Supplementary Figure 5

Functional clustering of genes that were up- or downregulated upon UV treatment (p < 0.01, FC > ±1.5) or starvation (p < 0.01, FC > ±2) reveals significantly overrepresented biological processes.

Supplementary Figure 6

(A) L1 larvae were synchronized and non-GFP (homozygous for skn-1) worms were selected using a Union Biometrica biosorter. Wt control was also run through the biosorter. Synchronized L1 larvae were either fed for four hours or left under starvation and exposed to UV treatment. Upon UV treatment larvae were provided with food and developmental stages were assessed 48 h post UV irradiation (average of n = 3 independent experiments is shown, > 295 individuals analysed per experiment; error bars = SD, = p < 0.001, two-tailed T-Test comparing pre-starved to pre-fed of the same strain). (B) Biological processes that were significantly (p < 0.01) overrepresented among genes that were significantly induced (FC > 1.5; p < 0.01) upon UV in daf-2 mutants and were more strongly induced upon UV in daf-2 vs. daf-2;daf-16, daf-2 vs. wt, and wt vs. daf-16. (C) GATA mutants were UV treated at L1 stage and larval stages were analysed 48 h post treatment (average of n = 3 independent experiments per strain and dose is shown, > 1006 individuals analysed per experiment; error bars = SD). (D) Genetic map based on sequencing results of egl-27(n170) and egl-27(ok1670) mutants superimposed on wormbase.org screenshot.

Supplementary Figure 7

(A) Oxidative stress induced by paraquat affects development in both daf-16 and egl-27 mutants The daf-16, egl-27 double mutant showed a synthetic developmental arrest phenotype in the presence of paraquat. Synchronized L1 worms of N2(wt), daf-16(mu86), egl-27(ok1670) and daf-16(mu86);egl-27(ok1670) were put on plates containing 0.1 mM or 5 mM paraquat or on control plates and the developmental stages assessed 48 h post treatment (average of n = 3 independent experiments per strain and dose; > 30 individuals analysed per experiment; error bars = SD, = p < 0.05, = p < 0.01, = p < 0.001, two-tailed T-Test). (B) daf-16 but not egl-27 mutants are significantly less resistant to heat shock at 35 °C. L4 larvae of N2(wt), daf-16(mu86) and egl-27(ok1670) were kept at 35 °C for the indicated time and were scored for survival (average of n = 2 independent experiments for each strain and time point; 30 individuals analysed per experiment; error bars = SD; = p < 0.05, = p < 0.01, = p < 0.001, two-tailed T-Test compared to wt). (C) egl-27 mutation leads to developmental arrest in pre-dauer larval stages at 25C in the daf-2 mutational background, while daf-16 mutants are unable to form dauer larvae but proceed with development. Synchronized L1 larvae of daf-2(e1370), daf-2(e1370), daf-16(mu86) and daf-2(e1370), egl-27(ok1670) were incubated at 25C for 48 hours and were scored for developmental stage (average of n = 6 independent experiments per strain; > 30 individuals analysed per experiment; error bars = SD; = p < 0.05, = p < 0.01, = p < 0.001, two-tailed T-Test compared to wt). (D) Differential interference contrast (DIC) images of DAF-16::GFP and EGL-27::GFP, of Figure 7A. L1 synchronized larvae were fed and UV treated with 150 mJ/cm2 and kept at 20 °C, images were taken 6 hs after. Upper panels shows examples of DAF-16::GFP worms, left panel mock treated and right panel a completely nuclear DAF-16::GFP UV-irradiated worm. Lower panels show examples of EGL-27::GFP worms, left panel mock treated and right panel UV-irradiated.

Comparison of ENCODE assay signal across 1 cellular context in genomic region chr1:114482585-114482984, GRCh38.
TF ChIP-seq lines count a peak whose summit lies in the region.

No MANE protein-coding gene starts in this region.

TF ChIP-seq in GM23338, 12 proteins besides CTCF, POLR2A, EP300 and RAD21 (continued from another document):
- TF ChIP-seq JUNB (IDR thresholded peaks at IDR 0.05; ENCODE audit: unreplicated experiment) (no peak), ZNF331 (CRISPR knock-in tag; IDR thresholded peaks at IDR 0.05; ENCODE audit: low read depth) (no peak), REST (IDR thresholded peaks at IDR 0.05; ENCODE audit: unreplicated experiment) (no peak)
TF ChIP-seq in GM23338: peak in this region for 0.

Supplementary Figure 8

(A, B) Images of the whole immunoblots underlying the images in Figure 7B left panel. (A) IPs stained both anti-V5 and anti-Flag (2° antibody light chain-specific). (B) Lysates stained both anti-V5 and anti-Flag, Left panel short exposure, right panel long exposure. * additional band that is likely to be a DAF-16.V5 degradation product as it is detected by the V5 antibody in lanes containing DAF-16.V5 in some but not all experiments. This band co-precipitates with EGL-27FL.Flag as well. Note that this band does not correspond to a possible staining of the heavy chain (which generally runs above the 50 kD marker)- since a light chain-specific 2° antibody was used. (C-E) Images of the whole immunoblots underlying the images in Fig. 7B, right panel. (C) IPs stained anti-V5 (secondary antibody non-light chain specific). (D) IPs stained anti-Flag (after anti-V5, secondary antibody non-light chain specific). (E) Lysates stained anti-V5. (F) Domain structure of EGL-27d.

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Mueller, M., Castells-Roca, L., Babu, V. et al. DAF-16/FOXO and EGL-27/GATA promote developmental growth in response to persistent somatic DNA damage. Nat Cell Biol 16, 1168–1179 (2014). https://doi.org/10.1038/ncb3071